Morgan Le Fay

A poem by Madison Julius Cawein

In dim samite was she bedight,
And on her hair a hoop of gold,
Like fox-fire in the tawn moonlight,
Was glimmering cold.

With soft gray eyes she gloomed and glowered;
With soft red lips she sang a song:
What knight might gaze upon her face,
Nor fare along?

For all her looks were full of spells,
And all her words of sorcery;
And in some way they seemed to say
"Oh, come with me!

"Oh, come with me! oh, come with me!
Oh, come with me, my love, Sir Kay!"--
How should he know the witch, I trow,
Morgan le Fay?

How should he know the wily witch,
With sweet white face and raven hair?
Who by her art bewitched his heart
And held him there.

For soul and sense had waxed amort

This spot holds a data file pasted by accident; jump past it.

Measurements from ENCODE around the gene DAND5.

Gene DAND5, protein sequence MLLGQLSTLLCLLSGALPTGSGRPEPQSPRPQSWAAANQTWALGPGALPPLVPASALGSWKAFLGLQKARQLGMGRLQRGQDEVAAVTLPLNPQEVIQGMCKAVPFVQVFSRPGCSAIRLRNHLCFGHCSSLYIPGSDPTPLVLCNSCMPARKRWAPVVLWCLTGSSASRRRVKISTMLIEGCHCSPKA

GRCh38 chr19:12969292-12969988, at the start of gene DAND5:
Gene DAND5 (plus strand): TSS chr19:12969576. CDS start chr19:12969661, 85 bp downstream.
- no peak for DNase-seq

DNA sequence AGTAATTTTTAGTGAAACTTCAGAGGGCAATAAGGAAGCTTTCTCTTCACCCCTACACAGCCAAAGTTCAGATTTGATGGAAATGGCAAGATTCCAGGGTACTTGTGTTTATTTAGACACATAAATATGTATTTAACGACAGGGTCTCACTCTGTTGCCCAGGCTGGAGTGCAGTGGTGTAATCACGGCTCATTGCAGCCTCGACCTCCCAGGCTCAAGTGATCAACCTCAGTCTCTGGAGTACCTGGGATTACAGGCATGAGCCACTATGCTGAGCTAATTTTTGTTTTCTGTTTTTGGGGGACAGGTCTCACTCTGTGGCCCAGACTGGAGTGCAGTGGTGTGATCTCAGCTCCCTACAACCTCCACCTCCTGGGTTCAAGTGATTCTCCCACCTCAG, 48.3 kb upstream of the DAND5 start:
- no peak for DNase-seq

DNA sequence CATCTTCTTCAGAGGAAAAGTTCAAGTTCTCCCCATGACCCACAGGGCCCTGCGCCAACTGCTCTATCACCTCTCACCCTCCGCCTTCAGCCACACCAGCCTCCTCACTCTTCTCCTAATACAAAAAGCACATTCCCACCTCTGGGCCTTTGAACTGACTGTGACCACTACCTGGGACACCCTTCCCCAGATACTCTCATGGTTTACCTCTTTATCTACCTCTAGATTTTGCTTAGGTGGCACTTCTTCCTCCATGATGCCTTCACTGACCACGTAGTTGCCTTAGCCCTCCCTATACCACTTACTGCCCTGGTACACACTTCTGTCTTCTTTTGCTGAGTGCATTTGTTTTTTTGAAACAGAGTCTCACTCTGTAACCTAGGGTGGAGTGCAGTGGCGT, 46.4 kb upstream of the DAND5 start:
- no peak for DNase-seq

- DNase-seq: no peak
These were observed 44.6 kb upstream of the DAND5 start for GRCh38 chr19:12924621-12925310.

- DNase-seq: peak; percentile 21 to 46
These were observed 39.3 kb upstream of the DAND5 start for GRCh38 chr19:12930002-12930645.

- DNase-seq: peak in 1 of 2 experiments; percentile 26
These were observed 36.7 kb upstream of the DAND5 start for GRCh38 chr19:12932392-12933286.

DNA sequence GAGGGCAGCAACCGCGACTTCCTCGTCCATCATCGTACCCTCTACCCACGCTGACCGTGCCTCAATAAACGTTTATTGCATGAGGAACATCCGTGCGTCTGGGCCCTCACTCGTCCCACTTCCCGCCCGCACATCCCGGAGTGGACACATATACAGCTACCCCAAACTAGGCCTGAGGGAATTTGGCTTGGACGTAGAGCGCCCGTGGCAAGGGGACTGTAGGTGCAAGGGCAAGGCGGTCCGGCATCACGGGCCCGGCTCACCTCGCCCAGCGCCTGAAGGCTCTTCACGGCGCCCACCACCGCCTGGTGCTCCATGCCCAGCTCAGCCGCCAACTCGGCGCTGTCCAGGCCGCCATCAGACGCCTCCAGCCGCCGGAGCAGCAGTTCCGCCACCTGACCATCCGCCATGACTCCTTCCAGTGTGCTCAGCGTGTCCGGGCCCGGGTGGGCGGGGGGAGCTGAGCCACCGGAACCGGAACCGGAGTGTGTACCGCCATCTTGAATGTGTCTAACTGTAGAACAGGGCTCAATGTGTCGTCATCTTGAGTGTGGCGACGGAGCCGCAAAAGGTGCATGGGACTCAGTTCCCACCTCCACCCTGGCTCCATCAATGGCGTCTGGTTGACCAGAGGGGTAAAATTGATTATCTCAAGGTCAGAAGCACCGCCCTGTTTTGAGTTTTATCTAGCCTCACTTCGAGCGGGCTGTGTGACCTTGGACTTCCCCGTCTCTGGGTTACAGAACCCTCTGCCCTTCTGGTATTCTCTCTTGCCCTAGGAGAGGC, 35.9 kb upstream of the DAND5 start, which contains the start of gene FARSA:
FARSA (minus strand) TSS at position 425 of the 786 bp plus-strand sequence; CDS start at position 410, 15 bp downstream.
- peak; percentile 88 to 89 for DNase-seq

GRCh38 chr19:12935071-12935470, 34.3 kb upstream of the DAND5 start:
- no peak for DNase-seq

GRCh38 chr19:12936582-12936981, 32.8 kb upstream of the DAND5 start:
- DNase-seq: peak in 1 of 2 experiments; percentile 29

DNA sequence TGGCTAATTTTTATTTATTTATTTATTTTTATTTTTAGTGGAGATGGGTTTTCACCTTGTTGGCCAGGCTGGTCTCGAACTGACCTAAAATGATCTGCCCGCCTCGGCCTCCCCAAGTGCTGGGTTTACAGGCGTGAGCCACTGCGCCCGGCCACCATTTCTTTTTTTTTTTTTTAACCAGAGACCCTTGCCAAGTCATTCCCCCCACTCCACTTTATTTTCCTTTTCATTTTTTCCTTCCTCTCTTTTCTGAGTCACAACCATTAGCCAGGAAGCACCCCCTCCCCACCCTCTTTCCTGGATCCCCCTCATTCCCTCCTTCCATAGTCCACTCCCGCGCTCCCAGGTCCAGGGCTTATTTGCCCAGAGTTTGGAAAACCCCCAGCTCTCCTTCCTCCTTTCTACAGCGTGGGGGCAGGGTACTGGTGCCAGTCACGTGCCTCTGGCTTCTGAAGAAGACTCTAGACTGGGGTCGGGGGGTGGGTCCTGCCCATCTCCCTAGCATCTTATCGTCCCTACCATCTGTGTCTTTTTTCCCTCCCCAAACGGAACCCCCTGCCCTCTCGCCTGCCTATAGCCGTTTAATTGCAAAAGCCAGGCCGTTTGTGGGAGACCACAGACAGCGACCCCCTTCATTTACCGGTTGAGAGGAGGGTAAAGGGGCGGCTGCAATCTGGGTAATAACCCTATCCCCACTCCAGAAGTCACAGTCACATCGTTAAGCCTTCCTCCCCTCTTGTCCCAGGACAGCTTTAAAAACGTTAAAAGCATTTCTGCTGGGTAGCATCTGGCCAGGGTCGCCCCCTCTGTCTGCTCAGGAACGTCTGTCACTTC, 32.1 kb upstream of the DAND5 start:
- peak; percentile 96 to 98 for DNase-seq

To wold and weald, to slade and stream;
And all he heard was her soft word
As one adream.

And all he saw was her bright eyes,
And her fair face that held him still;
And wild and wan she led him on
O'er vale and hill.

Until at last a castle lay
Beneath the moon, among the trees;
Its Gothic towers old and gray
With mysteries.

Tall in its hall an hundred knights
In armor stood with glaive in hand;
The following of some great King,
Lord of that land.

Sir Bors, Sir Balin, and Gawain,
All Arthur's knights, and many mo;
But these in battle had been slain
Long years ago.

But when Morgan with lifted hand
Moved down the hall, they louted low;
For she was Queen of Shadowland,
That woman of snow.

Then from Sir Kay she drew away,
And mocking at him by her side,--
"Behold, Sir Knights, the knave who slew
Your King," she cried.

Then like one man those shadows raised
Their swords, whereon the moon glanced gray;
And clashing all strode from the wall
Against Sir Kay.

And on his body, bent and bowed,
The hundred blades like one blade fell;
While over all rang long and loud
The mirth of Hell.

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